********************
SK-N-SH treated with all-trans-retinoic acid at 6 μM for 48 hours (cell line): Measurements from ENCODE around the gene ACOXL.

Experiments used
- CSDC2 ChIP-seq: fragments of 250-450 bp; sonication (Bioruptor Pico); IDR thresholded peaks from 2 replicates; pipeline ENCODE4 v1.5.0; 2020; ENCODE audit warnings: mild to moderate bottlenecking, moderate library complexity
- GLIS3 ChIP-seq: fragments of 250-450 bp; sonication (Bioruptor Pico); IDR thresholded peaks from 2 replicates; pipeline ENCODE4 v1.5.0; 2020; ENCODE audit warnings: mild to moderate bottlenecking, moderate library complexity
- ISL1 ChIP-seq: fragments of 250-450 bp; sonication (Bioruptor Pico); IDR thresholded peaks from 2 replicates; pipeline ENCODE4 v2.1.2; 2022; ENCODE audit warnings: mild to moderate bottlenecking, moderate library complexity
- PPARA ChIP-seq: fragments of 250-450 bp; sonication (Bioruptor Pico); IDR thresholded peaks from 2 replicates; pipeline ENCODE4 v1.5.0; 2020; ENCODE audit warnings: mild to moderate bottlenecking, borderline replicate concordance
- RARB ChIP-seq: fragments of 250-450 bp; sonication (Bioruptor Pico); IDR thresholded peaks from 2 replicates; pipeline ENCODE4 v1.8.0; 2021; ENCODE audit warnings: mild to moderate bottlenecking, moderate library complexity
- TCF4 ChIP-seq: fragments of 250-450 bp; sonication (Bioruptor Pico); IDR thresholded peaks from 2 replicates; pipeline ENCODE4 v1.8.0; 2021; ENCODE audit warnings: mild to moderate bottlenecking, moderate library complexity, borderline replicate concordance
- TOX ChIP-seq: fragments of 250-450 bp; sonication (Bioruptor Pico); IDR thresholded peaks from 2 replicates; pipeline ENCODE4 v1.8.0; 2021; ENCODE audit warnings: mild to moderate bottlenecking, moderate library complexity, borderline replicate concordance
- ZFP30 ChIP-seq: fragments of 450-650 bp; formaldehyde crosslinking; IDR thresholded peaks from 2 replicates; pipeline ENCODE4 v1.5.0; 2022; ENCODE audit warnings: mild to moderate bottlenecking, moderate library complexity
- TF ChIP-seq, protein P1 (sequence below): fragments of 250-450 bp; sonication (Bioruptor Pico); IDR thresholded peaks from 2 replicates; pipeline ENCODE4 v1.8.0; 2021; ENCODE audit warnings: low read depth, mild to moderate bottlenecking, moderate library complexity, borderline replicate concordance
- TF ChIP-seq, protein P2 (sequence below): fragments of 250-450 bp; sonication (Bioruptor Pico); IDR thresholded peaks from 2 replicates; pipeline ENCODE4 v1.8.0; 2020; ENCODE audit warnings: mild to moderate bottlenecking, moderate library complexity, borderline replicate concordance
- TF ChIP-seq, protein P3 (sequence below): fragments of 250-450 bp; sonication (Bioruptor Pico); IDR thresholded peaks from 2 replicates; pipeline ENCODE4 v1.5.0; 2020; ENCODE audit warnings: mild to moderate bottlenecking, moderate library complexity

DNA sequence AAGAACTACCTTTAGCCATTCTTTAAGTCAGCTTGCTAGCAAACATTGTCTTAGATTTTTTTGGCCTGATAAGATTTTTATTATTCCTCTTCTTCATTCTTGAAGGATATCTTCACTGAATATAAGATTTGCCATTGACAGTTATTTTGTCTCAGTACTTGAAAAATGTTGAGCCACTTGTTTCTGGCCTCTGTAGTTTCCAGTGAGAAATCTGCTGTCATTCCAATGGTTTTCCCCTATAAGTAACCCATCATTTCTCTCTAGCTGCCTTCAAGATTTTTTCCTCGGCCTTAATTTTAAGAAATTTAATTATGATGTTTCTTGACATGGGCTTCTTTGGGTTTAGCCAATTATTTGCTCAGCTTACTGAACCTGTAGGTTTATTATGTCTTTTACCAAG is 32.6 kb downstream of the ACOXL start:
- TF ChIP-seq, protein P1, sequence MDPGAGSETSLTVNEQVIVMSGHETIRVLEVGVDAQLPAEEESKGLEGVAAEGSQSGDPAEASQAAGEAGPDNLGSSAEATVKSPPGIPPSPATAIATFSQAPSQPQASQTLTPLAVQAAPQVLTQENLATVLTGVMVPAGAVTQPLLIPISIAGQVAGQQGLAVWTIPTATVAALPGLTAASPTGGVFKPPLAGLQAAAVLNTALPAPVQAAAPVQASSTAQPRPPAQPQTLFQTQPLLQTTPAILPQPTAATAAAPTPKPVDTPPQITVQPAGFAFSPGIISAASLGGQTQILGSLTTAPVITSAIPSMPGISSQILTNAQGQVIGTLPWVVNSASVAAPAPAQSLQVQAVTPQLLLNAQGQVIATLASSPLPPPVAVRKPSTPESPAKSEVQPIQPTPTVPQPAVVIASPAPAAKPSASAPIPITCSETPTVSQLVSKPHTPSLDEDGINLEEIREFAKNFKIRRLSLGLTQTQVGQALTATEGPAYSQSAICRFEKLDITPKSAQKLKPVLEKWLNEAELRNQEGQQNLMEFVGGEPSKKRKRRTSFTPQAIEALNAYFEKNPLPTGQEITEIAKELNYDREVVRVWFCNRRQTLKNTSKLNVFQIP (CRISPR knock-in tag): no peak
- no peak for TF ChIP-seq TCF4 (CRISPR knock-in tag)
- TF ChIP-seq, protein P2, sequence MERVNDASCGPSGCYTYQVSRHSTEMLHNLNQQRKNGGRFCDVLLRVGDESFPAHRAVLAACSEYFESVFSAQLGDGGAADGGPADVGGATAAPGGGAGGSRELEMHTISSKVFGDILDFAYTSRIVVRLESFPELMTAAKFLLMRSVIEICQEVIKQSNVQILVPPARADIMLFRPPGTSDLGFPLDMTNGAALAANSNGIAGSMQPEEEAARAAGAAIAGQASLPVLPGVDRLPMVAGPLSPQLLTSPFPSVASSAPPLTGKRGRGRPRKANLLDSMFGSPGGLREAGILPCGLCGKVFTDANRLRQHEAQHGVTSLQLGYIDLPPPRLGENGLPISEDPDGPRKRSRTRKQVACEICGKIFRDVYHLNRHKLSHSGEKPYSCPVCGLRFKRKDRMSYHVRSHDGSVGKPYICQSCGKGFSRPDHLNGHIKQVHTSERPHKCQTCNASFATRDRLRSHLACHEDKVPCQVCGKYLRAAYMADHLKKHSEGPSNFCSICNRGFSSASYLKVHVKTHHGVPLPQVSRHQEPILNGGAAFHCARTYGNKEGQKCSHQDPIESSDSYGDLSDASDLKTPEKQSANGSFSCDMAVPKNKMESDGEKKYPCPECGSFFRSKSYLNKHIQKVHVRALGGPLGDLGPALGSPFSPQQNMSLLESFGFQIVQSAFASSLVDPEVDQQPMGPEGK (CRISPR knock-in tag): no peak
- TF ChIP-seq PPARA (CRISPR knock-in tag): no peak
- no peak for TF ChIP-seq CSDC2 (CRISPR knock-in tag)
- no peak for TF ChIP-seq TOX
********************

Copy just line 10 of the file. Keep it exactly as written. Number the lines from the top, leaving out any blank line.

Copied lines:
- ZFP30 ChIP-seq: fragments of 450-650 bp; formaldehyde crosslinking; IDR thresholded peaks from 2 replicates; pipeline ENCODE4 v1.5.0; 2022; ENCODE audit warnings: mild to moderate bottlenecking, moderate library complexity